• A set of tools 215 is opened and displayed for detecting defects in the software application in accordance with an example embodiment. The tools are used to detect different types of errors or defects in the software application. By way of example, the set of tools 215 includes, but is not limited to, one or more of a ruler tool 220, a guide tool 221, a color picker tool 222, a grid tool 223, a spy tool 224, and an annotations tool 225.
  • According to block 130, the user interface of the software application is examined with the set of tools. The software tester uses the set of tools 215 to examine the software application for errors or defects in the UI or GUI of the software application. As explained below, various measurements and calculations are made with the tools.
  • Example embodiments enable the software tester to visually detect and then report defects in the user interface during execution and testing of the software application directly from the manual testing software. While performing software testing using the manual testing software, the current screen of the software application is displayed to the user.
  • According to block 140, a determination is made as to whether a defect is detected.
  • FIG. 2B shows a ruler tool 220 for detecting defects in a software application in accordance with an example embodiment. The ruler tool 220 enables the software tester to measure distance between points on the screen. Such measurements are used to determine if the distances between controls in the user interface are consistent or as intended by the software programmer.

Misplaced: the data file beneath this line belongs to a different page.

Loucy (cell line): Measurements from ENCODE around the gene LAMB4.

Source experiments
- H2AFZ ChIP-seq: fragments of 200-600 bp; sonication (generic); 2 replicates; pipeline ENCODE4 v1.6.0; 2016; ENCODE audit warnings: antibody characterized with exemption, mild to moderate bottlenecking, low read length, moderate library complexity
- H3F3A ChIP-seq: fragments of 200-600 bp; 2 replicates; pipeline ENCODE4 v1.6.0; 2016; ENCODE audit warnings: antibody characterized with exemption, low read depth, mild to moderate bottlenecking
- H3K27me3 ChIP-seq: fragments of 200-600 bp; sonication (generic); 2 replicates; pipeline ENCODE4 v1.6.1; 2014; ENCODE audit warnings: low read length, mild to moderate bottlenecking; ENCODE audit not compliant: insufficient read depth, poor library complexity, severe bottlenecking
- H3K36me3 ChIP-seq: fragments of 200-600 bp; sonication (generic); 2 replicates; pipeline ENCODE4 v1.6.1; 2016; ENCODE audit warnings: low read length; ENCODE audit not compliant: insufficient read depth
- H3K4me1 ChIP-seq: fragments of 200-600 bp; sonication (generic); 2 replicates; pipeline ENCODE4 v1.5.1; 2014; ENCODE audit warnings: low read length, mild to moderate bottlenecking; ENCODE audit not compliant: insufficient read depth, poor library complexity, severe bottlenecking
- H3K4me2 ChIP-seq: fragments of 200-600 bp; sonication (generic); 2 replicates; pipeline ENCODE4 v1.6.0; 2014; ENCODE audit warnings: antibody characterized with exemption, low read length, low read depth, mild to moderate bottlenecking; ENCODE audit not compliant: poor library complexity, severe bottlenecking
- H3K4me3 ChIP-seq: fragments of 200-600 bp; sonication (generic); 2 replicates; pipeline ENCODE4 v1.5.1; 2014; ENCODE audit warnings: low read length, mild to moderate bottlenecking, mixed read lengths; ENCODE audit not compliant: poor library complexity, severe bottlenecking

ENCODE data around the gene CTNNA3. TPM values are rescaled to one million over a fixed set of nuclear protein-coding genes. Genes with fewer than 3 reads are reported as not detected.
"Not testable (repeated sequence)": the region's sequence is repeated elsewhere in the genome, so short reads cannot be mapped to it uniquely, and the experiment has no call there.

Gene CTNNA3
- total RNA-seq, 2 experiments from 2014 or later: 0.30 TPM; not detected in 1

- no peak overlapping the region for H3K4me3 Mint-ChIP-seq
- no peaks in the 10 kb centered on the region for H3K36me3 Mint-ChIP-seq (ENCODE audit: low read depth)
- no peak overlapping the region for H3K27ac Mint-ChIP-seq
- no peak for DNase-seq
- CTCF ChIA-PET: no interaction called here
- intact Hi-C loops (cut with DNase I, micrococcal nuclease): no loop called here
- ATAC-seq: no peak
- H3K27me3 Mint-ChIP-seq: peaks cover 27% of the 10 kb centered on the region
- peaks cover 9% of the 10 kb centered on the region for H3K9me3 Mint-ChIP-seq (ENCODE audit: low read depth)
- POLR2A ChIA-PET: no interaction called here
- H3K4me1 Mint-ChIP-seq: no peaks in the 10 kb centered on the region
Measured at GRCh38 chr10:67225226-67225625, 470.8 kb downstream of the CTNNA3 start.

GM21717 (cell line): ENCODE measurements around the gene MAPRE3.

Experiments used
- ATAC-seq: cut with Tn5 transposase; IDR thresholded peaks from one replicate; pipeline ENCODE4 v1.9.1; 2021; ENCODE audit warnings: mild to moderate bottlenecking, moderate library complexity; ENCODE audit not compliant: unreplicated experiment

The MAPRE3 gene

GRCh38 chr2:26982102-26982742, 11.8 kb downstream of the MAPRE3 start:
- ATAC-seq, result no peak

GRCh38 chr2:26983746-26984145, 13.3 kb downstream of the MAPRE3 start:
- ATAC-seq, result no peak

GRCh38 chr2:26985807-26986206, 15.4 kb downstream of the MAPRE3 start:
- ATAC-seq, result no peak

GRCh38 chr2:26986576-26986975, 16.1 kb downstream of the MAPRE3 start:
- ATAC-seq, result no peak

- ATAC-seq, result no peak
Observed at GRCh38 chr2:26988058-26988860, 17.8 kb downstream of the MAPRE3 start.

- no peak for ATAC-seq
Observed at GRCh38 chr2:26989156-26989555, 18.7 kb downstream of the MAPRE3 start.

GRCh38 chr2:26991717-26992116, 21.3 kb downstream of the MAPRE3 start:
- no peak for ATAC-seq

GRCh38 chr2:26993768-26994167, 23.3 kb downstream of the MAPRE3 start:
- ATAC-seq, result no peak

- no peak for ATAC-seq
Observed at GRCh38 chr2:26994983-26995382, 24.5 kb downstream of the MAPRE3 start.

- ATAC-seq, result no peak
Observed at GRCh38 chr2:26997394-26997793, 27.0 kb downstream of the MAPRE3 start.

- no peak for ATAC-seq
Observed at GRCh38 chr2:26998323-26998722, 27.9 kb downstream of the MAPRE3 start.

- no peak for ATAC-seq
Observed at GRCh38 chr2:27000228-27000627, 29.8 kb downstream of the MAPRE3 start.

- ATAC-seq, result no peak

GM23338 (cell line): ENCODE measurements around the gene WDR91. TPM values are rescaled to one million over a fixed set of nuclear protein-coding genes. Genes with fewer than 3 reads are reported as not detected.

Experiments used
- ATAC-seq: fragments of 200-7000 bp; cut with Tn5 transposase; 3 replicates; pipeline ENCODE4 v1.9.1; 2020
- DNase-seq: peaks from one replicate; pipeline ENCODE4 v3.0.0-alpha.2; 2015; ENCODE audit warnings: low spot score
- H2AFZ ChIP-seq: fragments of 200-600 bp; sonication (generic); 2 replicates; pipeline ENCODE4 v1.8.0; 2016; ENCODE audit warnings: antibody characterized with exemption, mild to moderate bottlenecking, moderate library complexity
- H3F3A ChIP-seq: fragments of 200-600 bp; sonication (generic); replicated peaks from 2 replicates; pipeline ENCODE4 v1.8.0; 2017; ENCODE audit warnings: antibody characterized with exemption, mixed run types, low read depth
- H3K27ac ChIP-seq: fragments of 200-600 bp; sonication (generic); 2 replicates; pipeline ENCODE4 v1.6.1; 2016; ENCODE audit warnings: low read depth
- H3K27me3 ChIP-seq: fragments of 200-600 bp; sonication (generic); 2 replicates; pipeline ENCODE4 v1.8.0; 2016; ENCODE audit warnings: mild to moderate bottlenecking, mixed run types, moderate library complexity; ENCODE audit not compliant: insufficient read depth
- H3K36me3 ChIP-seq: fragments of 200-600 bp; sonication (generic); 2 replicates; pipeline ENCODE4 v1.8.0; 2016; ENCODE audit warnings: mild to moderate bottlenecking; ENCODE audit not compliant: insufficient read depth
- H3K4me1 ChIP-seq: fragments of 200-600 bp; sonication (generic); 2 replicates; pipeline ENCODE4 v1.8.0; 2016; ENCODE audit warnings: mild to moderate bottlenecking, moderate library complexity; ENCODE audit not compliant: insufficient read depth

• In one embodiment, the user selects the ruler tool 220 from a toolbox or set of tools 215 (shown in FIG. 2A) and clicks and drags the tool on the surface between the two points being measured. While being dragged, the ruler tool displays a line between a starting point and a current or ending point, and the distance between the two points is displayed in pixels or another measurement (e.g., millimeters, inches, etc.). When the mouse button is released, the ruler line remains on the surface and displays the distance between the two points in the center or another location on the screen. For example, a first mouse click generates the starting point for the ruler, and a second mouse click (or release of the mouse click) generates the ending point for the ruler.
  • The ruler line can be deleted from the surface if needed. Furthermore, the ruler line appears in a screenshot as an annotation that is included in the reporting options described herein (report a defect, send an email, etc.). This assists the software tester in communicating defects to third parties, such as the programmers or developers of the software application.